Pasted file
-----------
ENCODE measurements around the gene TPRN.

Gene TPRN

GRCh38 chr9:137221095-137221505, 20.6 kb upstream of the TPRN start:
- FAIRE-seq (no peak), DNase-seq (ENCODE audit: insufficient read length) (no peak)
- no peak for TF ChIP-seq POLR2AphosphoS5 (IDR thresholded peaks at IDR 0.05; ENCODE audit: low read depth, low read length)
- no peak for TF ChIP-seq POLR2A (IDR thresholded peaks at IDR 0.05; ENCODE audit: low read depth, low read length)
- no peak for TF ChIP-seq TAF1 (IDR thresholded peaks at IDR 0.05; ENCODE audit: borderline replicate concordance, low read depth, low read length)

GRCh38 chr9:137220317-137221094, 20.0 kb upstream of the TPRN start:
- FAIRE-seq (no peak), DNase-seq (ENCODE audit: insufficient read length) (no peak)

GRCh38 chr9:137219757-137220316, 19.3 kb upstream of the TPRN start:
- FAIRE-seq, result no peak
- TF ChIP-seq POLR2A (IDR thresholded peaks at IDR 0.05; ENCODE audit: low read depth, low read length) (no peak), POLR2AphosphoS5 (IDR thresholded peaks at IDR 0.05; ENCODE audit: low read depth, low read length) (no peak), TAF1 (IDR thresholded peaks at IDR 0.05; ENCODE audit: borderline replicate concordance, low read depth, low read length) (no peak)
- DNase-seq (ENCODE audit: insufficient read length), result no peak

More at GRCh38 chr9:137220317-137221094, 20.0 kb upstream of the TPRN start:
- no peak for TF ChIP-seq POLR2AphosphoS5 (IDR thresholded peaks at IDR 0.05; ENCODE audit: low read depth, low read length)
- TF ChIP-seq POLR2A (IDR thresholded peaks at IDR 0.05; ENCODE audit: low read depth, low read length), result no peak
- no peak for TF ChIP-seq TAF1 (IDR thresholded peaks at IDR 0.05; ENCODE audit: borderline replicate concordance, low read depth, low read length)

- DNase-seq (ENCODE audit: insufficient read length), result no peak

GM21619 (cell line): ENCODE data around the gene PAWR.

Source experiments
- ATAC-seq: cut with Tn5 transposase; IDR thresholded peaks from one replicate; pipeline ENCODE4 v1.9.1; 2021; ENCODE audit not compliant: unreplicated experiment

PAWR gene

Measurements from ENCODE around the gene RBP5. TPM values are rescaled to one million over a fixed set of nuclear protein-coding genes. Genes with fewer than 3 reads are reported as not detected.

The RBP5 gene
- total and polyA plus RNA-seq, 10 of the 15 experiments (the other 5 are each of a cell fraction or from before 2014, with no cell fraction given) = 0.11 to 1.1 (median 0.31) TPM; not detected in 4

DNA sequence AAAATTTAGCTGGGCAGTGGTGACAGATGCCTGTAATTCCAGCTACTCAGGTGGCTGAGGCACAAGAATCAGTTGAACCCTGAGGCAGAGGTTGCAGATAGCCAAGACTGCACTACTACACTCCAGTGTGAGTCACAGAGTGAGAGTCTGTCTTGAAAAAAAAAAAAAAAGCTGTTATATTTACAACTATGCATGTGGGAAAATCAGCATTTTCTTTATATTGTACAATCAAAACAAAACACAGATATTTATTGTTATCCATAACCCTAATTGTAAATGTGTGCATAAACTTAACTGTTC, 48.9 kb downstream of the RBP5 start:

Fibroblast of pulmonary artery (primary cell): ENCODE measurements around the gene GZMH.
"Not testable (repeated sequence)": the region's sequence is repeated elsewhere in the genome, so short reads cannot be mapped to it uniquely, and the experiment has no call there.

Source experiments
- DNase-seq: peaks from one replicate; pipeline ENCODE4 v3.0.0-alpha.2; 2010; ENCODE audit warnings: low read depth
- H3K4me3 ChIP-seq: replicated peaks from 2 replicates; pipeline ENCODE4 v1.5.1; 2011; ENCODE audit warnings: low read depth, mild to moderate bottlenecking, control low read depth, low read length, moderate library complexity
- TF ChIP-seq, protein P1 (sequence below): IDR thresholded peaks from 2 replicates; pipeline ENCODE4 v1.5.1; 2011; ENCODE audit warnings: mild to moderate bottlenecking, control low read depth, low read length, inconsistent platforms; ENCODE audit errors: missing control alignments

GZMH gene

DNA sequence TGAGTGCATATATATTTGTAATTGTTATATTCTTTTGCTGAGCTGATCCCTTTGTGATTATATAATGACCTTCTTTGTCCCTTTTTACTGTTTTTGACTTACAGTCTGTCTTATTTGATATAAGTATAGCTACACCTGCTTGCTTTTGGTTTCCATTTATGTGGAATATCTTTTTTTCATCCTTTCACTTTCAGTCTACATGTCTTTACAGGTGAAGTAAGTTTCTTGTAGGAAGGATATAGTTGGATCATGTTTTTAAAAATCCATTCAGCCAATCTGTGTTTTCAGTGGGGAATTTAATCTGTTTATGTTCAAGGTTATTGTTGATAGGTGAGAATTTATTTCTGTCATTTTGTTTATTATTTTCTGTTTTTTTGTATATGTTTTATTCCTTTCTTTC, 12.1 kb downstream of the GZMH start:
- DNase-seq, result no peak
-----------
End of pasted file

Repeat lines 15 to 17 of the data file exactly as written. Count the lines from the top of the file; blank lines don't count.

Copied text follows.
- no peak for TF ChIP-seq POLR2AphosphoS5 (IDR thresholded peaks at IDR 0.05; ENCODE audit: low read depth, low read length)
- TF ChIP-seq POLR2A (IDR thresholded peaks at IDR 0.05; ENCODE audit: low read depth, low read length), result no peak
- no peak for TF ChIP-seq TAF1 (IDR thresholded peaks at IDR 0.05; ENCODE audit: borderline replicate concordance, low read depth, low read length)